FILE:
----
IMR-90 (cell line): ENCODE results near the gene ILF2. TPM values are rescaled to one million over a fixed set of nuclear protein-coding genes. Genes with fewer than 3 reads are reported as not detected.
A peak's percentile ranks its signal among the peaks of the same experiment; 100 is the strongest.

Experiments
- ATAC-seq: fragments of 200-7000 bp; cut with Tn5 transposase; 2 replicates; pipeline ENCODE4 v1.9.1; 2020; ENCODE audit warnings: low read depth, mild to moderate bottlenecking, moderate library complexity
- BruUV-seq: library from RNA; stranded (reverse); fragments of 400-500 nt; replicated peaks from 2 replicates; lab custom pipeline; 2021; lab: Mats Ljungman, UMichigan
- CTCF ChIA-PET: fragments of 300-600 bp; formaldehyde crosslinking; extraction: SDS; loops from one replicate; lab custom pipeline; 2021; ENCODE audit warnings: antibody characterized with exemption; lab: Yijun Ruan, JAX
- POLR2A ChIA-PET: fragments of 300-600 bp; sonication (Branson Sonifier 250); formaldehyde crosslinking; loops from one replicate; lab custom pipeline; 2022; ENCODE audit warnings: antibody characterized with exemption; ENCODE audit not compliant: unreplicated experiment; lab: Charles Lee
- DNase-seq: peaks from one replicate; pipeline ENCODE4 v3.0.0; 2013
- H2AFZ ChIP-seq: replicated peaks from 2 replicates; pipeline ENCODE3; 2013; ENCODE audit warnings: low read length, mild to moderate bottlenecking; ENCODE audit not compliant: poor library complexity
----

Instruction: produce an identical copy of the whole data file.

IMR-90 (cell line): ENCODE results near the gene ILF2. TPM values are rescaled to one million over a fixed set of nuclear protein-coding genes. Genes with fewer than 3 reads are reported as not detected.
A peak's percentile ranks its signal among the peaks of the same experiment; 100 is the strongest.

Experiments
- ATAC-seq: fragments of 200-7000 bp; cut with Tn5 transposase; 2 replicates; pipeline ENCODE4 v1.9.1; 2020; ENCODE audit warnings: low read depth, mild to moderate bottlenecking, moderate library complexity
- BruUV-seq: library from RNA; stranded (reverse); fragments of 400-500 nt; replicated peaks from 2 replicates; lab custom pipeline; 2021; lab: Mats Ljungman, UMichigan
- CTCF ChIA-PET: fragments of 300-600 bp; formaldehyde crosslinking; extraction: SDS; loops from one replicate; lab custom pipeline; 2021; ENCODE audit warnings: antibody characterized with exemption; lab: Yijun Ruan, JAX
- POLR2A ChIA-PET: fragments of 300-600 bp; sonication (Branson Sonifier 250); formaldehyde crosslinking; loops from one replicate; lab custom pipeline; 2022; ENCODE audit warnings: antibody characterized with exemption; ENCODE audit not compliant: unreplicated experiment; lab: Charles Lee
- DNase-seq: peaks from one replicate; pipeline ENCODE4 v3.0.0; 2013
- H2AFZ ChIP-seq: replicated peaks from 2 replicates; pipeline ENCODE3; 2013; ENCODE audit warnings: low read length, mild to moderate bottlenecking; ENCODE audit not compliant: poor library complexity